Going Green can be Gray
With any green or sustainable product, the price is more than a non-sustainable product, but the long-term payback makes up for the initial expense. Some paybacks are quicker than others, as with eco-friendly cellulose insulation versus the standard fiberglass insulation. In this case, the payback can be measured in a number of ways: comfort, quiet, safety (fire resistance) and energy expense.
Cellulose is recycled newspaper treated with borates to make it fire retardant—so fire retardant, in fact, that it has a Class 1 fire rating and an approximately 55 percent greater fire resistance than that of fiberglass. A recognized wood preservative, borates are also a fungicide and insecticide. But you can breathe easy: borates are six times less toxic to humans than common table salt.
The application of cellulose insulation involves either a loose fill into attics and closed wall cavities, or a damp spray into open wall cavities or behind a pre-installed netting. When properly installed, cellulose insulation penetrates all the little gaps fiberglass insulation may have missed, as fiberglass insulation is often cut away around pipes during the installation process. Using cellulose instead of fiberglass insulation creates a more tightly insulated house, a lower heating cost and a greater sound barrier.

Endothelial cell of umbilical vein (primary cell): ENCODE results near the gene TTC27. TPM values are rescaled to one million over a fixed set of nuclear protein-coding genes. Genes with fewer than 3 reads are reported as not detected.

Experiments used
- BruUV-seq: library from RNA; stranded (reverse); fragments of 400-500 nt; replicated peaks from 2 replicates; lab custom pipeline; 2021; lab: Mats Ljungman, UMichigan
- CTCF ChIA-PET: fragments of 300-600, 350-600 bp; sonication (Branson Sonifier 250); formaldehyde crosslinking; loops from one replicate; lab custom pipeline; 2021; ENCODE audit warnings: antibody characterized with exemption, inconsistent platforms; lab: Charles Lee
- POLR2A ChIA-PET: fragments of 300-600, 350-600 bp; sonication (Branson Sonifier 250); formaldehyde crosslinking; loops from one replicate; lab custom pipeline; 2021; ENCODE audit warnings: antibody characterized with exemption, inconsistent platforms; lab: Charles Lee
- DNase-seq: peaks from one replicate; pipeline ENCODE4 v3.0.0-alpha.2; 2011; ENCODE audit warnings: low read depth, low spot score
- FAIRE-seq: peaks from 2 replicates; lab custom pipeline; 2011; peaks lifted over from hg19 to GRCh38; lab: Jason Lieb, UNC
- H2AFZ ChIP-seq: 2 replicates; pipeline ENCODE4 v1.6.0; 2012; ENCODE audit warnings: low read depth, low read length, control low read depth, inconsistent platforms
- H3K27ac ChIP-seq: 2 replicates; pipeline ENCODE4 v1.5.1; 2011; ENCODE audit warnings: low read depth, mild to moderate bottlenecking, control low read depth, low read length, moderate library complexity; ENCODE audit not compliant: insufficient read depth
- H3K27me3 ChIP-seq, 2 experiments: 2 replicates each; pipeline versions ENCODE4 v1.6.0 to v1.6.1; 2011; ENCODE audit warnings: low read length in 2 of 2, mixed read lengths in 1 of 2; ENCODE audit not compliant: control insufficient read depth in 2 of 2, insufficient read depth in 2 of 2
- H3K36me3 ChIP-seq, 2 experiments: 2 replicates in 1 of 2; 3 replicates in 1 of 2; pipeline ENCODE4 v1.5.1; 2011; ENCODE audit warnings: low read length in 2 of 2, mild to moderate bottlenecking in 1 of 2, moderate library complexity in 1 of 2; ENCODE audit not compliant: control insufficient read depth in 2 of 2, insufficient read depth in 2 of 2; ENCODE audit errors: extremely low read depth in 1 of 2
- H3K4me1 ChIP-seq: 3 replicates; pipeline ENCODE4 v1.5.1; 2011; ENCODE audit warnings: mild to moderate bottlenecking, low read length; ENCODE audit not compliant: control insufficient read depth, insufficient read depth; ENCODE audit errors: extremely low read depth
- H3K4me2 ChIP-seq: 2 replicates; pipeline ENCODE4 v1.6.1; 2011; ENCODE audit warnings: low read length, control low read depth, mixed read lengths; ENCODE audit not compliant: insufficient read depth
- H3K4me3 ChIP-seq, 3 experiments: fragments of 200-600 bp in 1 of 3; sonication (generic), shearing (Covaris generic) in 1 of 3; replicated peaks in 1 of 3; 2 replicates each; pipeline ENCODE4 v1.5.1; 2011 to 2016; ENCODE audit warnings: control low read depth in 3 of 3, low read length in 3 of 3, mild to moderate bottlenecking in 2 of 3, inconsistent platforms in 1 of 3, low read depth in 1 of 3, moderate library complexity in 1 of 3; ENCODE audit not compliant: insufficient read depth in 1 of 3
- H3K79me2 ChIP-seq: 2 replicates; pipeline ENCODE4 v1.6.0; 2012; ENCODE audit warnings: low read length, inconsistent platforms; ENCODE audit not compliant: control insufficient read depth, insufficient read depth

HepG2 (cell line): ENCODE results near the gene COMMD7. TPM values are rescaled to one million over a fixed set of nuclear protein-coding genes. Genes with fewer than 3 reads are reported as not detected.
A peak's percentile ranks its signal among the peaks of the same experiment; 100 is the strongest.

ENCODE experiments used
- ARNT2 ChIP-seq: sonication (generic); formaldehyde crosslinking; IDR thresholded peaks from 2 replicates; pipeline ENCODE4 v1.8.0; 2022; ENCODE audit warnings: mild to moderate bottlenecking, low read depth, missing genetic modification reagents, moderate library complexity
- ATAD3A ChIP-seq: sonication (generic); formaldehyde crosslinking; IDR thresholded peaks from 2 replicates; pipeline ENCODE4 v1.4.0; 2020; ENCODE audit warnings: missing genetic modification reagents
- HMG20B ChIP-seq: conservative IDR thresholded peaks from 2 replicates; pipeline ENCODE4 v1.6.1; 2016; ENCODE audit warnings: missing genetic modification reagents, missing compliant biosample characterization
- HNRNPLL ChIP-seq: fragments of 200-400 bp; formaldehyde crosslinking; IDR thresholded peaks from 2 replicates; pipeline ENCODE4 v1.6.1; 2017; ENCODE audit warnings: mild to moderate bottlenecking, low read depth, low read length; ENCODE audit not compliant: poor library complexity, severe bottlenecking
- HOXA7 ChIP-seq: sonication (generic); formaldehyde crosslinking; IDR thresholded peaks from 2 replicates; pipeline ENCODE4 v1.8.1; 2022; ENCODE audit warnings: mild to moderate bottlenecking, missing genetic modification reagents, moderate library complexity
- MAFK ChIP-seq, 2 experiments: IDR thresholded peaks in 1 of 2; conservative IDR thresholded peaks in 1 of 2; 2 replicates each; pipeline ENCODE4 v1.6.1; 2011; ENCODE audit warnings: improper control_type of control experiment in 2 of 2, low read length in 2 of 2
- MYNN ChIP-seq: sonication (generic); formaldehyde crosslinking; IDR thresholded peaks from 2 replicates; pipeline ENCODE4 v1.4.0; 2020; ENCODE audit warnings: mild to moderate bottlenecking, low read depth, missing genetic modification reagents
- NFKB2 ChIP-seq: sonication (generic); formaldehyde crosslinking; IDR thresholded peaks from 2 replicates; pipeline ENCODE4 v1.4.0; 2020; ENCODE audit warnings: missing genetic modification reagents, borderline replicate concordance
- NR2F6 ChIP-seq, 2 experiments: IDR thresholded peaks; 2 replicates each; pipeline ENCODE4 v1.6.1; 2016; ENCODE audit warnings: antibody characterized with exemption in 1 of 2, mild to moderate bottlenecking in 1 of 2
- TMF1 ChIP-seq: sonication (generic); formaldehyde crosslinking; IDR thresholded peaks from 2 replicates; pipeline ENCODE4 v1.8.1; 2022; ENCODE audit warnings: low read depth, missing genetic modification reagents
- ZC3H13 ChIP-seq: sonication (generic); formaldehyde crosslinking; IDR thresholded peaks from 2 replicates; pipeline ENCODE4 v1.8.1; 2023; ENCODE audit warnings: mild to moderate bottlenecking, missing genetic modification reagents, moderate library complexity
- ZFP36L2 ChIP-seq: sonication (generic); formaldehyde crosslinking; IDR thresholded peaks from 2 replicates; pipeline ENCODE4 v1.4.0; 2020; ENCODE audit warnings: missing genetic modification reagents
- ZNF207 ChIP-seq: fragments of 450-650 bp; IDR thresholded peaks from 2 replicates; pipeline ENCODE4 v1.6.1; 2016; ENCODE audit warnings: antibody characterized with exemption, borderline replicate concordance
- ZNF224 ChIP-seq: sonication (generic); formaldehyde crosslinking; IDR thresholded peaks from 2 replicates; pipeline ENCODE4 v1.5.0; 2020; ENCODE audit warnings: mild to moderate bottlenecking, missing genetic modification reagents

The common evaluation of the quality of insulation is the R rating. However, if you look on most bags of fiberglass insulation, it is explained that their R-values are subject to indoor/outdoor temperature differences. For example, if the temperature is 0 degrees outside and 70 degrees inside, the R-13 fiberglass in your walls may only be equal to half that rating (R-6 or R-7). With cellulose insulation, the indoor/outdoor temperature difference does not affect the R-rating.
Another detriment to standard fiberglass insulation is its toxicity. Warnings are issued on bags of fiberglass insulation, stating that The National Toxicology Program identifies fiberglass wool as a possible cause of cancer.
Cellulose insulation does not pose the same health risks as fiberglass insulation. According to Dr. Arthur Furst, one of the world’s foremost toxicologists, “The dusts from cellulose insulation materials can be considered as any household.
Cellulose can cost 5 to 50 percent more to install than fiberglass insulation, depending on the application and location of the use. According to the Build It Solar Web site, “The payback for self-installed cellulose insulation can be inside of a year depending on your current insulation levels, climate, and fuel.”
Due to its recycled content and potentially higher energy performance, cellulose is an environmentally preferable product. This gray material is truly green in more ways than one!